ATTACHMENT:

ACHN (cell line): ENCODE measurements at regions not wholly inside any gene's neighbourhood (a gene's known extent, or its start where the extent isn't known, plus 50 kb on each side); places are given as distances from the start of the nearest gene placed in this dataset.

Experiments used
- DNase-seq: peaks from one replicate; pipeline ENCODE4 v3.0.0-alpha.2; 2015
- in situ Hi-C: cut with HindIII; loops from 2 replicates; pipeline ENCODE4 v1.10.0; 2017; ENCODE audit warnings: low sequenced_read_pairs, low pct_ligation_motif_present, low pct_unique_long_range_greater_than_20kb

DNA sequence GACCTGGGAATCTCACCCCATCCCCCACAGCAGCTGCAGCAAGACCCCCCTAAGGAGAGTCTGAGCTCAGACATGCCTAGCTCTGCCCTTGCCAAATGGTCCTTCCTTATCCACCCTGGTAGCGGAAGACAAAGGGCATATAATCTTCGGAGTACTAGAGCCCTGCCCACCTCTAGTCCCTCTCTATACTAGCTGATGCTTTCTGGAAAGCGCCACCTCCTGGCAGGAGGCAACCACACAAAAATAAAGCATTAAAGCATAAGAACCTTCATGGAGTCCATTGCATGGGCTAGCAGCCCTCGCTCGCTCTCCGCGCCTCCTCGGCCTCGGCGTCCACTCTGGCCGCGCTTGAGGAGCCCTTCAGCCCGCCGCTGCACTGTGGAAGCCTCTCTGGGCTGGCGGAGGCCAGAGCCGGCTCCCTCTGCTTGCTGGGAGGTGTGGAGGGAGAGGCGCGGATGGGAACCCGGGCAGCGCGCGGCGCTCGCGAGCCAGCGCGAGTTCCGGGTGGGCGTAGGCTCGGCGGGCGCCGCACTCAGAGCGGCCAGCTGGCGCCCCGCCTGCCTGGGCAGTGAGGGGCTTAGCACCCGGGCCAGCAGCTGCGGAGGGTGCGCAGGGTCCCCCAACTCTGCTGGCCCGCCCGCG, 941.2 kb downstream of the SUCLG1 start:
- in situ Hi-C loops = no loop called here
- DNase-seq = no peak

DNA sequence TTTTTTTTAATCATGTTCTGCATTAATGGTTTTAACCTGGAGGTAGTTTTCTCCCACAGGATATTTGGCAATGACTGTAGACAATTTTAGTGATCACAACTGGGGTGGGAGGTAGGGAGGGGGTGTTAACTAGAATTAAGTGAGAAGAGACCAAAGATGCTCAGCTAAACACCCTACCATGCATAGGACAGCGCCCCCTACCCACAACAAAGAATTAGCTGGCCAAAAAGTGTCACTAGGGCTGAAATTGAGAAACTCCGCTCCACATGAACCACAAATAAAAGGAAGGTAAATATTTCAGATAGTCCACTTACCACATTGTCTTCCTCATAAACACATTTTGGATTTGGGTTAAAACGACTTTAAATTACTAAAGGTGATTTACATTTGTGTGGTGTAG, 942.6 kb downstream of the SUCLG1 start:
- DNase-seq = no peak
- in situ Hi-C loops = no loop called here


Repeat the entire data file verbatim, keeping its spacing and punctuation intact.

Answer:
ACHN (cell line): ENCODE measurements at regions not wholly inside any gene's neighbourhood (a gene's known extent, or its start where the extent isn't known, plus 50 kb on each side); places are given as distances from the start of the nearest gene placed in this dataset.

Experiments used
- DNase-seq: peaks from one replicate; pipeline ENCODE4 v3.0.0-alpha.2; 2015
- in situ Hi-C: cut with HindIII; loops from 2 replicates; pipeline ENCODE4 v1.10.0; 2017; ENCODE audit warnings: low sequenced_read_pairs, low pct_ligation_motif_present, low pct_unique_long_range_greater_than_20kb

DNA sequence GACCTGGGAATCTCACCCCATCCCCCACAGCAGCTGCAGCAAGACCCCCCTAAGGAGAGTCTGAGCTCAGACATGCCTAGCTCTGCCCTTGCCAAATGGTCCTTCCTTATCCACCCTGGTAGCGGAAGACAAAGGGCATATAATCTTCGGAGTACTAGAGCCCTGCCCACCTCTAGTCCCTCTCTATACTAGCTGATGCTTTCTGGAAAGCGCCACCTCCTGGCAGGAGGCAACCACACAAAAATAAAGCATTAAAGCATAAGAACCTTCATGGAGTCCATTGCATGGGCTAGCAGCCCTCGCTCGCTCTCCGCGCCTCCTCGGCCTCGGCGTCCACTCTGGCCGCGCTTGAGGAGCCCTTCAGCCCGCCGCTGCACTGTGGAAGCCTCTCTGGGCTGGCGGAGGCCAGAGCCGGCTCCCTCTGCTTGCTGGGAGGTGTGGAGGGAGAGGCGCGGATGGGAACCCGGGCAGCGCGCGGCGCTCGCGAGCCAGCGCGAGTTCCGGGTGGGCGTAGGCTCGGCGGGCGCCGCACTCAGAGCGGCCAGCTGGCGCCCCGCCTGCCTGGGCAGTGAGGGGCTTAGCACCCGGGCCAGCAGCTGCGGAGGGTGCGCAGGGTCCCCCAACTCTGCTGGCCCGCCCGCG, 941.2 kb downstream of the SUCLG1 start:
- in situ Hi-C loops = no loop called here
- DNase-seq = no peak

DNA sequence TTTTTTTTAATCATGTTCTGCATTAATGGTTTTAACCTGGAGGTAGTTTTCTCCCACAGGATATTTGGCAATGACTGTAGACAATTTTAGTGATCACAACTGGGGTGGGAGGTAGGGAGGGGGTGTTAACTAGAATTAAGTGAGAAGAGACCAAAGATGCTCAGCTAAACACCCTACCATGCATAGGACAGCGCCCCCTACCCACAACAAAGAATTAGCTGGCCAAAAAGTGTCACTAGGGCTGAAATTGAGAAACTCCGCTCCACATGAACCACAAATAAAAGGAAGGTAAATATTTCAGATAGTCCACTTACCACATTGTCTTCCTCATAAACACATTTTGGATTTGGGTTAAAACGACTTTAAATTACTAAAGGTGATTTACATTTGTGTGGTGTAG, 942.6 kb downstream of the SUCLG1 start:
- DNase-seq = no peak
- in situ Hi-C loops = no loop called here